A couple of new details about Star JV, the company now responsible for North Korea’s connection to the global Internet, came to light this week.
They were included in a report from the Internet Assigned Numbers Authority (IANA) about the reassignment of the country’s dot-kp domain to Star JV.
The report reveals the mission of the company and its president:
Proposed Sponsoring Organisation and Contacts
The proposed sponsoring organisation is Star Joint Venture Company, based in Pyongyang, Democratic People’s Republic of Korea. The company is a joint venture between the Korean Post and Telecommunications Corporation, a governmental enterprise; and Loxley Pacific Company Limited. The More >
North Korea’s dot-kp top-level Internet domain was reassigned after the company running it, KCC Europe, ended service and went months without replying to queries from Pyongyang, according to a report released this week.
The Internet Assigned Numbers Authority, which oversees country-level domains and the IP address system, switched control of dot-kp from the Korea Computer Center to Star Joint Venture earlier this month. Star JV is the DPRK-Thai company that’s been putting Internet connectivity into Pyongyang.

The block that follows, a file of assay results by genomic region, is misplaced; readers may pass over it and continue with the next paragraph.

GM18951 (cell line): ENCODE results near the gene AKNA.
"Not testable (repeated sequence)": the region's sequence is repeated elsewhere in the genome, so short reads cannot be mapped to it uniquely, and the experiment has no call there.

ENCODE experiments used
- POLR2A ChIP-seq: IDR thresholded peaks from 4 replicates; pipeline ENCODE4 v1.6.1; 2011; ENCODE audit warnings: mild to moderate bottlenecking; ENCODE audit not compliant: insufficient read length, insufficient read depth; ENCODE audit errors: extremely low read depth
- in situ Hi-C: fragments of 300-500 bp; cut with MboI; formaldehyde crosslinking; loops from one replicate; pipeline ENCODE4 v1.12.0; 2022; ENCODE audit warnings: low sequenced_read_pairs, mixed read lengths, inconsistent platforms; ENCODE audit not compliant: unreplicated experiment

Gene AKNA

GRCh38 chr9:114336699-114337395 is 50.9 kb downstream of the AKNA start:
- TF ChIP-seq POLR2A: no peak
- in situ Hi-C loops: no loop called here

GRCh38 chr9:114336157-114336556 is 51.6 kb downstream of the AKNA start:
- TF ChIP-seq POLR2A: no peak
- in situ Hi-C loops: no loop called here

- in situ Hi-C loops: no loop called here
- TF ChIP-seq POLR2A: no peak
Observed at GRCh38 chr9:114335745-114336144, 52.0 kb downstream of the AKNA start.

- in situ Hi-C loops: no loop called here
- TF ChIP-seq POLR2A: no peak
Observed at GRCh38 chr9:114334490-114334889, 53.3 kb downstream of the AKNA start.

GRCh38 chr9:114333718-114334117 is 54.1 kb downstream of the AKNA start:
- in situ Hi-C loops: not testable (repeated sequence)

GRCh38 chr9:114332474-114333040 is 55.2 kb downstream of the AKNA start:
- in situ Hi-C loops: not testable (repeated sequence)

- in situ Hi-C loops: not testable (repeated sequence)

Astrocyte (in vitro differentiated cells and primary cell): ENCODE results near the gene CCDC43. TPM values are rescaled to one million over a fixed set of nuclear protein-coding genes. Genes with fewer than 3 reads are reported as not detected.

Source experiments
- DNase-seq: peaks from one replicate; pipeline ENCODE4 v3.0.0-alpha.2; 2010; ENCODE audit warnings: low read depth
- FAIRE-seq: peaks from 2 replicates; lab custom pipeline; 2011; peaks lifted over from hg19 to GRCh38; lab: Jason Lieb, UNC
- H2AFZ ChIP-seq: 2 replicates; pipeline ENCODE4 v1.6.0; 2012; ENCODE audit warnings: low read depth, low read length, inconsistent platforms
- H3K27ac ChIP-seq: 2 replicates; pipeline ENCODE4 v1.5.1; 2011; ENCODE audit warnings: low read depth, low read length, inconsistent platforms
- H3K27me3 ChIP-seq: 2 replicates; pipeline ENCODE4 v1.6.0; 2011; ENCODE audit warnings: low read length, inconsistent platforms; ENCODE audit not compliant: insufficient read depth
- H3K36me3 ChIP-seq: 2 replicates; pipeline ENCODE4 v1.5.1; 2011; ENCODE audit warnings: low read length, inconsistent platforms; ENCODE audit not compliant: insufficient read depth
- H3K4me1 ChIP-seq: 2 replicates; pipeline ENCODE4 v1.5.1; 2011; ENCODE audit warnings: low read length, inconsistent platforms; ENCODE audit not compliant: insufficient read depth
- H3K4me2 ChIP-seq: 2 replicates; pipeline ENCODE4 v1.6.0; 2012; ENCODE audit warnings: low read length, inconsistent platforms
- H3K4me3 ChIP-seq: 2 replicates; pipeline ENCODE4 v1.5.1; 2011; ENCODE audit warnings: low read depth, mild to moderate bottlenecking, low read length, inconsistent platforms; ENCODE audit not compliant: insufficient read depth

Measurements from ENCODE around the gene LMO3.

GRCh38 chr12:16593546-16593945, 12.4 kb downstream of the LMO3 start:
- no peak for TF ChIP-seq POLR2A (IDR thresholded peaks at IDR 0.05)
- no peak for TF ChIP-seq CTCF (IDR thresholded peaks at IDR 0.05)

Control of North Korea’s dot-KP Internet top-level domain has been assigned to Star JV, the North Korean-Thai joint venture that’s behind the recent wiring of Pyongyang to the global Internet.
The Internet Assigned Numbers Authority (IANA), which administers country code domains, updated its database on Monday, May 2, to assign the KP domain to “Star Joint Venture Company.”
This means control for the KP domain now rests with Star JV. Star took control of North Korea’s Internet address space last year and has been building up the North Korean Internet.
Switch of control to Star doesn’t come as a surprise as the company started More >
Free North Korea Radio, one of the handful of independent broadcasters targeting North Korea, attracted a direct connection to its website from inside the DPRK on Wednesday morning.
The site said an incoming connection from North Korea was recorded between 9:30am and 10am on Wednesday morning. It included the following screenshot (see below) from its site showing a connection from what appears to be within the North Korean IP address range that’s recently been activated by Star JV.
Star’s IP addresses run from 220.127.116.11 to 18.104.22.168.
Free North Korea Radio, based in Seoul and run by defectors from the north, broadcasts programming critical of More >
North Korea’s Dot-KP domain name system returned to the Internet in the last few days. (See the bottom of this post for updates.)
Offline for months, the service has resumed via servers run by Star JV, the Internet joint venture formed by the North Korean government and Thailand’s Loxley Pacific. As reported previously, dot-kp was run by the KCC Europe operation in Germany but went offline in the third quarter of last year.